Thursday, October 16, 2014

EPA approves GMO herbicide in six states; environmentalists say decision violates law

The Environmental Protection Agency on Wednesday gave final approval to Dow AgroSciences herbicide Enlist Duo to be used with new genetically modified corn and soybeans, Carey Gillam reports for Reuters. The decision "outraged critics, who say the approval violates environmental law and will create a host of problems for people and animals." The U.S. Department of Agriculture gave final approval to Enlist Duo in September.

The herbicide can now be used in six states—Illinois, Indiana, Iowa, Ohio, South Dakota and Wisconsin—and EPA is accepting comments until Nov. 14 "whether to register Enlist Duo in ten more states: Arkansas, Kansas, Louisiana, Minnesota, Missouri, Mississippi, Nebraska, Oklahoma, Tennessee and North Dakota," reports Delta Farm Press.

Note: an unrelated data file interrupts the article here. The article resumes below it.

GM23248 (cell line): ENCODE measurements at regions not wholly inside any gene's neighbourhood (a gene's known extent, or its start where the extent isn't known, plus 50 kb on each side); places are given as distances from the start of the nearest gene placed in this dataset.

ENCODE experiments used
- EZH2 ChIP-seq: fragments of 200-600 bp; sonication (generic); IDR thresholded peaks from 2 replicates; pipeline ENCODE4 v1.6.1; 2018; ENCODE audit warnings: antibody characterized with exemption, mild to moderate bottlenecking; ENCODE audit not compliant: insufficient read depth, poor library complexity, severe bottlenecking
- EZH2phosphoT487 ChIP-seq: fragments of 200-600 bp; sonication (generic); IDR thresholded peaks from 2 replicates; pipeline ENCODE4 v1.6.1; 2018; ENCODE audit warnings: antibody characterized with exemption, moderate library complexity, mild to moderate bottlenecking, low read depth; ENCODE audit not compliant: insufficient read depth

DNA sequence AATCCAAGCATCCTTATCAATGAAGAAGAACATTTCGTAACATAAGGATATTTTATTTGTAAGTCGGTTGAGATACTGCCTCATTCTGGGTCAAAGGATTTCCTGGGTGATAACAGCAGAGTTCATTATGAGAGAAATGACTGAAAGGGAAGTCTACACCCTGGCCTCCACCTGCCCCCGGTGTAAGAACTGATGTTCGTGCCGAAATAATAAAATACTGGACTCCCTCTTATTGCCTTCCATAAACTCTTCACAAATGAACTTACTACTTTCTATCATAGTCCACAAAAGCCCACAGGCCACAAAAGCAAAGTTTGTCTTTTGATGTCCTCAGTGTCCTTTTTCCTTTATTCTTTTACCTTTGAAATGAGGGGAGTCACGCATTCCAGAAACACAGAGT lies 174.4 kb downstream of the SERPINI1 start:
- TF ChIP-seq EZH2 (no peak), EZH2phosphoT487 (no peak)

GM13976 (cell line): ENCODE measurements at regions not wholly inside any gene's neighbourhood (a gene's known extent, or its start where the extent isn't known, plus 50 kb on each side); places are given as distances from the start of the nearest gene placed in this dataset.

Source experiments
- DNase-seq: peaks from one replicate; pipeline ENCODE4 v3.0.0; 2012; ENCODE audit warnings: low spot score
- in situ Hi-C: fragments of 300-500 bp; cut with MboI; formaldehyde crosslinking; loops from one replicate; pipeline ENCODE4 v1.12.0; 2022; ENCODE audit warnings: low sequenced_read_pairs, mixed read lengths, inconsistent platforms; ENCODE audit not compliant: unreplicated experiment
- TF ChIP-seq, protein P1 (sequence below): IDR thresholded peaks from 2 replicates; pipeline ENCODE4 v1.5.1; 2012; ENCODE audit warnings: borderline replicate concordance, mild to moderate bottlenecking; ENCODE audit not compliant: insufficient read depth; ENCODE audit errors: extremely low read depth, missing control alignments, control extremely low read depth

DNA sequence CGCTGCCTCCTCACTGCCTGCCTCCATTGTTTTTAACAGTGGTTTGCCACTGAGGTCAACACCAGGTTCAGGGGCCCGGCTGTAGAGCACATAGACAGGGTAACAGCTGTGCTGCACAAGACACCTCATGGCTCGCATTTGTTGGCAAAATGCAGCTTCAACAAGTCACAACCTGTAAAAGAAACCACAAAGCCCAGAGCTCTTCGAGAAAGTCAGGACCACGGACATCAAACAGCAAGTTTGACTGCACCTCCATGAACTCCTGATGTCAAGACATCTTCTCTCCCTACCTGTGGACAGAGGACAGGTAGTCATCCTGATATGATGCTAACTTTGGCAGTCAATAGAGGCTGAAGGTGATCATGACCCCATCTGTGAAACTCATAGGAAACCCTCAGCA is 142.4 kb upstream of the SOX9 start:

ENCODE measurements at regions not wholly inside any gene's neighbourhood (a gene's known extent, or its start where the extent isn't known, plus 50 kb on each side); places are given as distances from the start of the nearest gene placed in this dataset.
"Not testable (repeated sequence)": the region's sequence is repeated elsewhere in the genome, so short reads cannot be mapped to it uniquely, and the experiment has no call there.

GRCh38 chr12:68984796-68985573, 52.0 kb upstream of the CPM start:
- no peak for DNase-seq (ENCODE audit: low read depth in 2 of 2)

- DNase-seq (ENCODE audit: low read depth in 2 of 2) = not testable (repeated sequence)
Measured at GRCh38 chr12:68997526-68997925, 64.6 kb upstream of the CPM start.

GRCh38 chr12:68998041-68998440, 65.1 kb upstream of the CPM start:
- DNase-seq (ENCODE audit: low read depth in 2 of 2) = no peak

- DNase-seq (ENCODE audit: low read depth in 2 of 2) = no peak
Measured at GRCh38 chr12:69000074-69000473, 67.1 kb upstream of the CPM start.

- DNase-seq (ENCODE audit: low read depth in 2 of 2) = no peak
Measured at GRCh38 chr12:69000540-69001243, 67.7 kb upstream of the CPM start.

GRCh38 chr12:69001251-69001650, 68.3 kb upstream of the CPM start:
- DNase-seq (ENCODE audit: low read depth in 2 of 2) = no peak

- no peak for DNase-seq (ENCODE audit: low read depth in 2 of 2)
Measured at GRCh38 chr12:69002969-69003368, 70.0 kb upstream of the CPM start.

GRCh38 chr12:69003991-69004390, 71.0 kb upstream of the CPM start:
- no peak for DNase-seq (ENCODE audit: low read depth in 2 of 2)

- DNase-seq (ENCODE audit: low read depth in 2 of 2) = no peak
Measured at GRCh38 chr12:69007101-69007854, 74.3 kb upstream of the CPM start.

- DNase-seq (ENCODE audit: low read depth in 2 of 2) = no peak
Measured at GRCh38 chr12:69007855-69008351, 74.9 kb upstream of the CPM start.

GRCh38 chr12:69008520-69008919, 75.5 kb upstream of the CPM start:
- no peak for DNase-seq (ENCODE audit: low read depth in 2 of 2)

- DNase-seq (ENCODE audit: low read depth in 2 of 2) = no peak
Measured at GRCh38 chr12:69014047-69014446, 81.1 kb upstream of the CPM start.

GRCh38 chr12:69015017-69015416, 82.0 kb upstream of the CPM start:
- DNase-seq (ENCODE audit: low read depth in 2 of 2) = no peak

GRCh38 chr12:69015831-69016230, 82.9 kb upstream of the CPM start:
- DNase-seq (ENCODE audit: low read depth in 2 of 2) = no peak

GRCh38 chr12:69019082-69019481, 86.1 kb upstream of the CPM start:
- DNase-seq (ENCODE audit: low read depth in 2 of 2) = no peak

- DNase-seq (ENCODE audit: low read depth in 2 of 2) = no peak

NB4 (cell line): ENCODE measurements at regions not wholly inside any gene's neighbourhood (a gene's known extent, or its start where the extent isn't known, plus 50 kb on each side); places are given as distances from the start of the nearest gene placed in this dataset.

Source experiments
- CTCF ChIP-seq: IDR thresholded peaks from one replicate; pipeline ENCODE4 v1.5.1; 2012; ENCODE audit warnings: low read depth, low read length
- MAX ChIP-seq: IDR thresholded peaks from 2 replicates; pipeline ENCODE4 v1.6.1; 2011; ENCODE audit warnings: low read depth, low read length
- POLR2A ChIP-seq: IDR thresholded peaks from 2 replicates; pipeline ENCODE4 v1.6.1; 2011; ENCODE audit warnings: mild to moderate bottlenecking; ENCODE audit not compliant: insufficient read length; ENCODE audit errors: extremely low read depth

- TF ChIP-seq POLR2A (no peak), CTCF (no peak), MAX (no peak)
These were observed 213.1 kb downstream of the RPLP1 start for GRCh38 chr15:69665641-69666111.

EPA said its scientists "used highly conservative and protective assumptions to evaluate human health and ecological risks for the new uses of 2,4-D in Enlist Duo. The assessments confirm that these uses meet the safety standards for pesticide registration and, as approved, will be protective of the public, agricultural workers and non-target species, including endangered species" and pose no threat to human health.

But environmental activists disagree, Gillam writes. Greg Loarie, an attorney with Earthjustice, a non-profit environmental law organization that is evaluating legal action to try to stop the commercialization of Enlist Duo, told Gillam, "EPA has not followed the law. In their view, a massive increase in the use of 2,4-D will have no impact on endangered species. They are supposed to consult with U.S. Fish and Wildlife Service. They did not." EPA contends that they did follow the law. (Read more)

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